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Genomic mapping of Suppressor of Hairy-wing binding sites in Drosophila

Boris Adryan12, Gertrud Woerfel1, Ian Birch-Machin1, Shan Gao3, Marie Quick1, Lisa Meadows3, Steven Russell3 and Robert White1*

Author Affiliations

1 Department of Physiology, Development and Neuroscience, University of Cambridge, Downing Street, Cambridge CB2 3DY, UK

2 Theoretical and Computational Biology Group, MRC Laboratory of Molecular Biology, Hills Road, Cambridge CB2 0QH, UK

3 Department of Genetics, University of Cambridge, Downing Street, Cambridge CB2 3EH, UK

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Genome Biology 2007, 8:R167  doi:10.1186/gb-2007-8-8-r167

Published: 16 August 2007

Abstract

Background

Insulator elements are proposed to play a key role in the organization of the regulatory architecture of the genome. In Drosophila, one of the best studied is the gypsy retrotransposon insulator, which is bound by the Suppressor of Hairy-wing (Su [Hw]) transcriptional regulator. Immunolocalization studies suggest that there are several hundred Su(Hw) sites in the genome, but few of these endogenous Su(Hw) binding sites have been identified.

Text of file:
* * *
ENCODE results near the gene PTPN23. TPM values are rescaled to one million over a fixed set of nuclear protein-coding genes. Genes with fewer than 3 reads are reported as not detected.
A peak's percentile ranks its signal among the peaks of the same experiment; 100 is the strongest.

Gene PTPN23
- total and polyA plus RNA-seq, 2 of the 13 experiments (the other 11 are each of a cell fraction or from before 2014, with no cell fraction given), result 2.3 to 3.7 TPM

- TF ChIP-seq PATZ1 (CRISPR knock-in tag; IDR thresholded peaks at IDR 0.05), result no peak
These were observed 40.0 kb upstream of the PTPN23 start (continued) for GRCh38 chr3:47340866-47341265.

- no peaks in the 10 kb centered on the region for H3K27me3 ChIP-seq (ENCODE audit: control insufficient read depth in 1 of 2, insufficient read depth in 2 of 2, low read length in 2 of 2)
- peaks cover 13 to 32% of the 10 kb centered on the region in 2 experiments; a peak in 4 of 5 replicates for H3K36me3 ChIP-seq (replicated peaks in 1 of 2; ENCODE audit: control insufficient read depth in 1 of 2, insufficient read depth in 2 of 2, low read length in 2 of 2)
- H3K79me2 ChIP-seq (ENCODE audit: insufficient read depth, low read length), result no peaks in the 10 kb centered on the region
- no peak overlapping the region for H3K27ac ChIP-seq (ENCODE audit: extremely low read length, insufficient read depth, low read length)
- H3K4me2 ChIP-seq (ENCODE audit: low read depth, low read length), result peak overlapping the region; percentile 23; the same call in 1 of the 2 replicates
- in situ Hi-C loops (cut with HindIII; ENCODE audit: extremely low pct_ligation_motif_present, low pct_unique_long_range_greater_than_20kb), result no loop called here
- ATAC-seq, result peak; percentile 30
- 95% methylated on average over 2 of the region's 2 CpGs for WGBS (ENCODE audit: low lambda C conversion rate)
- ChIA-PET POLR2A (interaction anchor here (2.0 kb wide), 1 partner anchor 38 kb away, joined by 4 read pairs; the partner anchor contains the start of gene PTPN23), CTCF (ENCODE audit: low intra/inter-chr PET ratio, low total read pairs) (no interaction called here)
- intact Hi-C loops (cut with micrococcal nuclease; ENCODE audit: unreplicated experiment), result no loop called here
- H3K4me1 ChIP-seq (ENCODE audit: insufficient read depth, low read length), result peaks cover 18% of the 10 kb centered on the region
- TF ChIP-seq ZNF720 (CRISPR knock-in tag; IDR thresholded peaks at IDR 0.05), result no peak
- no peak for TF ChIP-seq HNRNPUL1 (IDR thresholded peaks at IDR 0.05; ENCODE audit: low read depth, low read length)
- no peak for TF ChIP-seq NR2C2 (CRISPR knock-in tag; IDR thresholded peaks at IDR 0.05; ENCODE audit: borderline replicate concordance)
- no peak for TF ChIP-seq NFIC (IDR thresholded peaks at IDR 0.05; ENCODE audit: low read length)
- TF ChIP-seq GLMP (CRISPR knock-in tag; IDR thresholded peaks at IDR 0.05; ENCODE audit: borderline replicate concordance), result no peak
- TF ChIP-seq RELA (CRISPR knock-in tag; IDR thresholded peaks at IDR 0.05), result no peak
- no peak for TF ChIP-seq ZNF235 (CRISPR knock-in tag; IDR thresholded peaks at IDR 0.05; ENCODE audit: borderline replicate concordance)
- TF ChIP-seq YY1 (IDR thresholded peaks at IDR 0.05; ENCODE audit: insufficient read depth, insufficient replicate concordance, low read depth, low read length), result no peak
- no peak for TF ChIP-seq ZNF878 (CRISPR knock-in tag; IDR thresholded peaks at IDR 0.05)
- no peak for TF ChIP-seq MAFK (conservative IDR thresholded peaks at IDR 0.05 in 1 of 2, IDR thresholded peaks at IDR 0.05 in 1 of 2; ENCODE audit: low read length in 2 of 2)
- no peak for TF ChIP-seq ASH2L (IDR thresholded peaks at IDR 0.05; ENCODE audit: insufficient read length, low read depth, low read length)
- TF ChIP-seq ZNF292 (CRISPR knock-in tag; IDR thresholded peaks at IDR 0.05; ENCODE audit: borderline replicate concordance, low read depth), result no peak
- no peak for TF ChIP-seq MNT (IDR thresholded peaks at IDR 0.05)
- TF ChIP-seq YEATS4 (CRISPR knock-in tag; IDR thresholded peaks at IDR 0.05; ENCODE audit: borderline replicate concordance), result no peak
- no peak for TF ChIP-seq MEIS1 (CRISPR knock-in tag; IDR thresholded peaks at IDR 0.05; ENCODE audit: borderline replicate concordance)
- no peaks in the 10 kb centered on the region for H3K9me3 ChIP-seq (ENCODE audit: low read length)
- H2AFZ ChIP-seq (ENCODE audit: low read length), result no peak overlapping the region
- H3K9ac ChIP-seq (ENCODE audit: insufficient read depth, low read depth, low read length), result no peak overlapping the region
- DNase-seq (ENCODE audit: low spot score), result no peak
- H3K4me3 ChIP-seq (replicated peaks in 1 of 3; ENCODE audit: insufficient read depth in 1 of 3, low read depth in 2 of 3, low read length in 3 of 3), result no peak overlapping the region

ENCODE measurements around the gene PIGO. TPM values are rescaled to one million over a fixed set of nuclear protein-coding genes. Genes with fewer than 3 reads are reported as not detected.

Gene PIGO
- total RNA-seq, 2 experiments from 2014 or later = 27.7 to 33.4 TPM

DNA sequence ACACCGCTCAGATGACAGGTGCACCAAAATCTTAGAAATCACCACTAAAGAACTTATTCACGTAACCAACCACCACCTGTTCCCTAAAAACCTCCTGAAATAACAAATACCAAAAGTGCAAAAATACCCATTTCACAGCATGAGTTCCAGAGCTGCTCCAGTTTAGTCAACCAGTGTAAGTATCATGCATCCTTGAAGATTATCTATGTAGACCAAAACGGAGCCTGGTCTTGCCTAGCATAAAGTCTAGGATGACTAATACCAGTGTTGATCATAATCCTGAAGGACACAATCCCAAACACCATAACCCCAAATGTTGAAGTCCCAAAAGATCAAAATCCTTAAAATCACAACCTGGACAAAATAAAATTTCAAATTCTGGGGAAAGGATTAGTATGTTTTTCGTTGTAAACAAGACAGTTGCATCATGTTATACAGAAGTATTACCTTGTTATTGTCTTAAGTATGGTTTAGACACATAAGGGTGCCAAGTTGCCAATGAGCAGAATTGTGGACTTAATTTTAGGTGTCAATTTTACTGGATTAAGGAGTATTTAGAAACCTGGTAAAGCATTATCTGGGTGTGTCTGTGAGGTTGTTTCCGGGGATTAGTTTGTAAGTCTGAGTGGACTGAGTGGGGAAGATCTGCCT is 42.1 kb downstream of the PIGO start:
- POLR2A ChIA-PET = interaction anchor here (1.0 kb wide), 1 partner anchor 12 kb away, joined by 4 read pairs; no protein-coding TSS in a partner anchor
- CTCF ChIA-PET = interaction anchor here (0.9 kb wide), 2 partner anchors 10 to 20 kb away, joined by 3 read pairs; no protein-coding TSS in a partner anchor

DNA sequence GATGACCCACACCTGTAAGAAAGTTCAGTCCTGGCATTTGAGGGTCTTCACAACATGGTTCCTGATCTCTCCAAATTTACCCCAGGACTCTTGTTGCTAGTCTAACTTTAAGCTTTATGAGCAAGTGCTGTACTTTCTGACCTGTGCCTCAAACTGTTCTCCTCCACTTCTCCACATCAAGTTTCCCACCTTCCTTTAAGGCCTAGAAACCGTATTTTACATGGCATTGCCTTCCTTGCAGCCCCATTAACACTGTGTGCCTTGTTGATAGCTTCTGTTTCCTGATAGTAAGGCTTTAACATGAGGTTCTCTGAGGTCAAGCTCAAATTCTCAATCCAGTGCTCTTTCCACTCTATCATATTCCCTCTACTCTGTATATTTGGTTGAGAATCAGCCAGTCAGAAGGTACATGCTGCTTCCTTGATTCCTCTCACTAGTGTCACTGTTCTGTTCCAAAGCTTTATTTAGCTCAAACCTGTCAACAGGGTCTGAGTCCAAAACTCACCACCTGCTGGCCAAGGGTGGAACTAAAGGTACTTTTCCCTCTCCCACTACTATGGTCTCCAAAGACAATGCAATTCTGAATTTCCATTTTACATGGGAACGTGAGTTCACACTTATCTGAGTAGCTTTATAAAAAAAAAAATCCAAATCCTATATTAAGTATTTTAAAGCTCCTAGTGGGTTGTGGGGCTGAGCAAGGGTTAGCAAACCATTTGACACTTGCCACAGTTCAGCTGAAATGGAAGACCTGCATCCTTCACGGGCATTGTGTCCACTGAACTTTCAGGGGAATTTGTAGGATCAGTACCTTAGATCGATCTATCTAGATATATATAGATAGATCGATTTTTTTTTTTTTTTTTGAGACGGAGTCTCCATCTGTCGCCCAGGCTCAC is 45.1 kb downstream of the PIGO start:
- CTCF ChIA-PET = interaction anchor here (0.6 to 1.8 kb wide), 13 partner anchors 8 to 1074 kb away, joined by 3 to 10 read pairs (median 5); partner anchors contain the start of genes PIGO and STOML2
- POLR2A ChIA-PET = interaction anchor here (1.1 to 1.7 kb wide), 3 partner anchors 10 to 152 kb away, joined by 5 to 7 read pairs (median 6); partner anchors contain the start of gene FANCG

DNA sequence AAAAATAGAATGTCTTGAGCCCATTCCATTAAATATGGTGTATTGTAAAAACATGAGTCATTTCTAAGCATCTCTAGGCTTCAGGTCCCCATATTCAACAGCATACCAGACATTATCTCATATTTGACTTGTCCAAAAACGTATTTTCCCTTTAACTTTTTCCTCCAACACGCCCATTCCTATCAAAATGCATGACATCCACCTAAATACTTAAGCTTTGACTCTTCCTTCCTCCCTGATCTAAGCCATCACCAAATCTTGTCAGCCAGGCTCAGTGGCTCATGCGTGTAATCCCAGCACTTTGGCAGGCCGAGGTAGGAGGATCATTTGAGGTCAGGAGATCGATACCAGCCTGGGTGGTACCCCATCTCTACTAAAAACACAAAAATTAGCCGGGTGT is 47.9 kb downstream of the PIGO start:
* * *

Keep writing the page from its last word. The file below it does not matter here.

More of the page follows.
Results

We used chromatin immunopurification with genomic microarray analysis to identify in vivo Su(Hw) binding sites across the 3 megabase Adh region. We find 60 sites, and these enabled the construction of a robust new Su(Hw) binding site consensus. In contrast to the gypsy insulator, which contains tightly clustered Su(Hw) binding sites, endogenous sites generally occur as isolated sites. These endogenous sites have three key features. In contrast to most analyses of DNA-binding protein specificity, we find that strong matches to the binding consensus are good predictors of binding site occupancy. Examination of occupancy in different tissues and developmental stages reveals that most Su(Hw) sites, if not all, are constitutively occupied, and these isolated Su(Hw) sites are generally highly conserved. Analysis of transcript levels in su(Hw) mutants indicate widespread and general changes in gene expression. Importantly, the vast majority of genes with altered expression are not associated with clustering of Su(Hw) binding sites, emphasizing the functional relevance of isolated sites.

Conclusion

Taken together, our in vivo binding and gene expression data support a role for the Su(Hw) protein in maintaining a constant genomic architecture.